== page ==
Typewriter’s Last Words

Please don’t leave me now
that you’ve seen the future.

My ink is real and you can touch
my paper with your hand holding

words, the ones pressed by my metal.
Permanent black rune, my tattooed

sentences offer so much more than
the screen, where mistakes disappear.

Delete, delete, delete-so easy to
forget all the missteps and time taken

to roll sheet after sheet. But each
letter, each tap, was your imprinted

mind. Go to the computer, but this
crumpled beauty, you will never find.

Anonymous

no one knows who
i am, no photos
of me on a
screen, where i might
look wealthy or important
wearing a suit, standing
serious, ready to buy

or sell something, or
convince you that i
am indeed successful,
i walk, don’t drive
a tesla, or anything,
and therefore you might
not know me and

how i sometimes just
stare at trees and
how that is just
fine, good enough to
breathe and watch you
in wonder, trying so
hard to be somebody

At 80 Years Old

If I wanted, every day could be a funeral.
So simple, just put a name into the computer,

wait for the obituary to pop up. Those older guys
are gone, my coaches, teachers, even that camp

counselor from Pine Island, up in Maine, he
could hold his breath underwater for 2 minutes.

Never thought they’d all go away, but there’s
the little candle, Legacy.com warming the screen

with another smiling photo. I read all the comments,
deeply miss her, sincere condolences, with such

a heavy heart. And I feel the weight of age with my
scrolling fingers, try to remember the last time I

saw him, her. What did we talk about? Maybe I’ll
google their kids, see where they ended up.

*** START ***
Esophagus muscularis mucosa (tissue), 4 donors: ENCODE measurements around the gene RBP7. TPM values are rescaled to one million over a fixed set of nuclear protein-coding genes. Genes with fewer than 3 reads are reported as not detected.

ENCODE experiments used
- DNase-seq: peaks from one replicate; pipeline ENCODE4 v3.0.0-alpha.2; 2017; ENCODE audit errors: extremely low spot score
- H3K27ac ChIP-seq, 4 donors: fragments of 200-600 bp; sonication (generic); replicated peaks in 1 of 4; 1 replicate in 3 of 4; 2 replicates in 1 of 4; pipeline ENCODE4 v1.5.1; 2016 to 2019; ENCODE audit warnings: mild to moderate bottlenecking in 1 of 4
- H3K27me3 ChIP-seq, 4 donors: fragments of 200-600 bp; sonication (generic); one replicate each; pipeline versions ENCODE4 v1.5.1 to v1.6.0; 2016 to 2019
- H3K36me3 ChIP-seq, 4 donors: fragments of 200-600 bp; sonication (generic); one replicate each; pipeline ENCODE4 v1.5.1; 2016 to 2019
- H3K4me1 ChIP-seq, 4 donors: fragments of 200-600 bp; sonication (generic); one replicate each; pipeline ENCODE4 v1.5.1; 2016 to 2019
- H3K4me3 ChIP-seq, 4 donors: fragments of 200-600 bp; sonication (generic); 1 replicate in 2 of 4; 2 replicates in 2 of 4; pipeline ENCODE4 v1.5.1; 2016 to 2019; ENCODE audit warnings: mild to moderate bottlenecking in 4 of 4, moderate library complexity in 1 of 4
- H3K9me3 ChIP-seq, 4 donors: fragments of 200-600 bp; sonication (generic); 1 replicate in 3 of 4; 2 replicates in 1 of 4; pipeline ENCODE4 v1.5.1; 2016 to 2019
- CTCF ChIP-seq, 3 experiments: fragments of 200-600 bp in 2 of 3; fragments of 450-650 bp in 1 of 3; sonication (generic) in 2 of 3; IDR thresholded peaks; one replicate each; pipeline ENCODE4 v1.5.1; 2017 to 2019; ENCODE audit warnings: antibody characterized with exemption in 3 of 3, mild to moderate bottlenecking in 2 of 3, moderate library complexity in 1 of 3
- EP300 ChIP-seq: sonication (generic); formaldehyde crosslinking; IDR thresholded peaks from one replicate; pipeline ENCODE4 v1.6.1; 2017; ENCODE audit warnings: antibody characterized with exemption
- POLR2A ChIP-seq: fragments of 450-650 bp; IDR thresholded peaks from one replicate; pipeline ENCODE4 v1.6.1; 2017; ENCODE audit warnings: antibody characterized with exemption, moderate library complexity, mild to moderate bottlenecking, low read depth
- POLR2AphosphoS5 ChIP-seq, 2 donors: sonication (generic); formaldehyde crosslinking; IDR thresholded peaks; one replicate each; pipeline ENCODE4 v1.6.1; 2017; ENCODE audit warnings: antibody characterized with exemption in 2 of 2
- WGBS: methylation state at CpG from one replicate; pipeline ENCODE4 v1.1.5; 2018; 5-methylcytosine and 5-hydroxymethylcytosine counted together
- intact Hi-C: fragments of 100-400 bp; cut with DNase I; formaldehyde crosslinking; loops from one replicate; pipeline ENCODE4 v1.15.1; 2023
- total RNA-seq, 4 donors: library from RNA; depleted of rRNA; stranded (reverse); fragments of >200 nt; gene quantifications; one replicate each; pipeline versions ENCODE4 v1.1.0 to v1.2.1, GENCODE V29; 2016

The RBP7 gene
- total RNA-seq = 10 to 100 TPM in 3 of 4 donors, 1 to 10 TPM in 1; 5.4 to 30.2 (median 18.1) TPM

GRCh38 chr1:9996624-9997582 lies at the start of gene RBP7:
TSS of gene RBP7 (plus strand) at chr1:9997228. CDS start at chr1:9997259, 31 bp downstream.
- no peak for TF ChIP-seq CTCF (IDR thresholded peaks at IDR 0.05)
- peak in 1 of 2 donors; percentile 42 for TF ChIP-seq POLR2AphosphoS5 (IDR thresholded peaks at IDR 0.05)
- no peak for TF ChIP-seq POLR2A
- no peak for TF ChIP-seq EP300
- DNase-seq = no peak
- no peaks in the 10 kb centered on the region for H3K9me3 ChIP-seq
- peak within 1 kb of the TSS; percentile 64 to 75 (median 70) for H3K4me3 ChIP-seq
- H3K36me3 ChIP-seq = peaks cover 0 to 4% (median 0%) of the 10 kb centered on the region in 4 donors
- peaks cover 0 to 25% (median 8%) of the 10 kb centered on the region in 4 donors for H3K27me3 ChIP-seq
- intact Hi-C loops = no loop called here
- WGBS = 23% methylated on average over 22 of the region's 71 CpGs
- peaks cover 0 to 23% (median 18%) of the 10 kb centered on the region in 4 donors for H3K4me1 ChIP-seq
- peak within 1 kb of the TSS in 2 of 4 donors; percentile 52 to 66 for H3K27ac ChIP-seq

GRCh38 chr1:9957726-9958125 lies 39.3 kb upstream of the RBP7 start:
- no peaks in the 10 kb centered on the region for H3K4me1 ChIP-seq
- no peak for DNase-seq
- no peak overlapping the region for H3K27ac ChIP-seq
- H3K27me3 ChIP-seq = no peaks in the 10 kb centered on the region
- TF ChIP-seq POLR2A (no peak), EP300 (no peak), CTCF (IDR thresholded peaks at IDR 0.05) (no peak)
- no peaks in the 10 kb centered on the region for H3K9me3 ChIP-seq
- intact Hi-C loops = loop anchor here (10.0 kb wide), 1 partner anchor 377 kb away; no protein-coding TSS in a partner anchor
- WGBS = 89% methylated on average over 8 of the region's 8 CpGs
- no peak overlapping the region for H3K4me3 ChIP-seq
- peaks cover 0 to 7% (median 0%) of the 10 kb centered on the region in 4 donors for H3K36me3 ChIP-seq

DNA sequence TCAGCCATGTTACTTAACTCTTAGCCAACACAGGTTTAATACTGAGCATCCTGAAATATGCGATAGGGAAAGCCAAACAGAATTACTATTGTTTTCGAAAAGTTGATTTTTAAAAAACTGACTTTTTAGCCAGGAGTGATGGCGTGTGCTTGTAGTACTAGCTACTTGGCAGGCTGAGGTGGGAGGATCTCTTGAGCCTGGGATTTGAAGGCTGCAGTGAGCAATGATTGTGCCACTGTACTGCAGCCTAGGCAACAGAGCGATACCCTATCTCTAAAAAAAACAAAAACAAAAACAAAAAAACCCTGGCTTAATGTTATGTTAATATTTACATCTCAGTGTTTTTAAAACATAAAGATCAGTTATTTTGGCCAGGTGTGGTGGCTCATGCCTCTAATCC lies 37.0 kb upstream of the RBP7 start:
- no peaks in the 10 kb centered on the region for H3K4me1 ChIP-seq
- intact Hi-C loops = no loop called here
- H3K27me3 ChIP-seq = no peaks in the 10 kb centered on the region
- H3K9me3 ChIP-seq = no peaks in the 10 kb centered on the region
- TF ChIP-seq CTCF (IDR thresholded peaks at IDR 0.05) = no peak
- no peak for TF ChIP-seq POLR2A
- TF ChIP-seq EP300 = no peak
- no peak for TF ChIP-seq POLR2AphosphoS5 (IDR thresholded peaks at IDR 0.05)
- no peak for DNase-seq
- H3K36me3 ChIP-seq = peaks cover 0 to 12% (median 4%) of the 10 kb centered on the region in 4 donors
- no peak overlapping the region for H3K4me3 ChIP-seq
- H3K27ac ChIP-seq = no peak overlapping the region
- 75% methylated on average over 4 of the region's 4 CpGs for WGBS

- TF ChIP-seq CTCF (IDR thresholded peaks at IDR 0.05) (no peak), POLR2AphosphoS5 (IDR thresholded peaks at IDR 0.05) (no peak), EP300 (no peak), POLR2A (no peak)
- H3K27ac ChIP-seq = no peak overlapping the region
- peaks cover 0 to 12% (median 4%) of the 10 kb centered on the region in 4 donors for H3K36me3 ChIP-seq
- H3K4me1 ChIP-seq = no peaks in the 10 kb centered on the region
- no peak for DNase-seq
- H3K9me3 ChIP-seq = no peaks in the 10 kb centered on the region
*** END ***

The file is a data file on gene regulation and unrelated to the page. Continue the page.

Minutes pass and I close the laptop,
pretend they’re all still alive.

Internet Will Save Us

It used to be just books,
parchment and a quill,
perhaps the trunk of an
old oak tree for support

during pauses to reflect
on words, cradling novel’s
spine. This was before the
nothing of everything, lurking

images, news, videos, email,
promising connection to a
world of always distraction,
attempts to evade our depth,

knowing that internet will save
us from ourselves, but the longer
we stare into that flat abyss,
the more we disappear.

My Favorite Dream

My favorite dream was when I flew,
as bird or angel, ethereal, I never saw

halo or feathers, or looked at myself in
a mirror, only knew that I could soar high

up in clouds, skim over fields or shingled
rooftops, able to control all this grace.

So I floated back to Taylor Elementary,
hovered by a window, staring at kids writing

in their 6th grade classroom, when I saw him,
a boy I recognized, holding a #2 pencil,

tongue slightly out, concentrating, filling
up notebook lines. I watched for a long while,

then realized he was me.

Jedi Knight

I never used to think I could
become a Jedi Knight,

that Yoda even existed on
a screen was unfathomable,

small hero with big ears,
fierce teeth, and what was

the force anyway? But that
was before I learned George Lucas

was Buddhist Methodist, the way
we all are something inside,

waiting to be revealed, like
Plato’s Cave said, and here

I am on a Friday night writing,
a quiet Sabbath, blue ink

lightsaber in my hand.

Little Oceans

Puddle, seconds before child 
stomps that glistening water, sky rain, 
cousin to Atlantic and Pacific.

Wet space where Trident gum lives between 
teeth and tongue, swishing this way and that, 
minty boat soon to be spit out.

Blue eyes, reflecting sunset waves, dancing 
light, endless saltwater pools, see, feel
everything.

Square windowed snowfall, winter flakes 
drift, living Monet, pine trees frozen 
in distance.

 

Making Sense of Time Passing

Usually the plan is to
read and read and read

the poems of others, until
something strikes my imagination.

This often works, sometimes it is
just a word, like pulsating or

scramble, a pathway to completely
forget that my shoelaces are tied or

that these fingers belong to me.
Lost in the moment, obvious and

unpoetic, then again, also true.
That really so much writing is just

abstract painting, adding color,
a swirl, skip a line, then do it again,

and again, until the crickets outside
sound like laptop keys, and nothing

is lost, not these seconds, not the
clear air of night, not my quiet mind

making sense of time passing,
time passing.